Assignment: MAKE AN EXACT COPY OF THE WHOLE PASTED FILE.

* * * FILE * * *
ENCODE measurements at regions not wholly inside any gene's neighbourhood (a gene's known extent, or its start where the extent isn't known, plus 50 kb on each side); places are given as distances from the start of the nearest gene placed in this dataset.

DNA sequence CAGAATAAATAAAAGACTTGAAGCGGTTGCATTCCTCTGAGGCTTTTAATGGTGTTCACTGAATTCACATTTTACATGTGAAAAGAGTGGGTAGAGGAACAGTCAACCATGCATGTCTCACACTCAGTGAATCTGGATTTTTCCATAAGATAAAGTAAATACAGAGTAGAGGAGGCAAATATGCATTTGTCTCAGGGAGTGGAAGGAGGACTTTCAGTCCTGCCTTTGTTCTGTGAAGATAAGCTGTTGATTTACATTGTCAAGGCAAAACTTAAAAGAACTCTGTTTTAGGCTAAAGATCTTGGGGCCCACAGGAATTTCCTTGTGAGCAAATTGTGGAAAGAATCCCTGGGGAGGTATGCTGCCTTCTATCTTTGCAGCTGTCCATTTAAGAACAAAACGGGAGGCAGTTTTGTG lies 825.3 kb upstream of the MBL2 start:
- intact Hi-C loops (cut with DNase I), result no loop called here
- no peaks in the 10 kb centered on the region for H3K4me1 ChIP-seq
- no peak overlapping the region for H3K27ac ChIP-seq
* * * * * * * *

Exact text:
ENCODE measurements at regions not wholly inside any gene's neighbourhood (a gene's known extent, or its start where the extent isn't known, plus 50 kb on each side); places are given as distances from the start of the nearest gene placed in this dataset.

DNA sequence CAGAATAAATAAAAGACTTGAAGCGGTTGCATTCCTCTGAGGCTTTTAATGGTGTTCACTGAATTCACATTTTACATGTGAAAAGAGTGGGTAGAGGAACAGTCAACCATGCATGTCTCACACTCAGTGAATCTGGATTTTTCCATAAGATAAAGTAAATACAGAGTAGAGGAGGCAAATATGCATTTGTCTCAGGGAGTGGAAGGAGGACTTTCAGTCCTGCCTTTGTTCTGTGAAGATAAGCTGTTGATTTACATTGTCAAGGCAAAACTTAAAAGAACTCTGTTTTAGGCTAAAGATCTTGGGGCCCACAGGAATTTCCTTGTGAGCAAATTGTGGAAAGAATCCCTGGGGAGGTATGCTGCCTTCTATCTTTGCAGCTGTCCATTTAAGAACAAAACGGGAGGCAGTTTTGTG lies 825.3 kb upstream of the MBL2 start:
- intact Hi-C loops (cut with DNase I), result no loop called here
- no peaks in the 10 kb centered on the region for H3K4me1 ChIP-seq
- no peak overlapping the region for H3K27ac ChIP-seq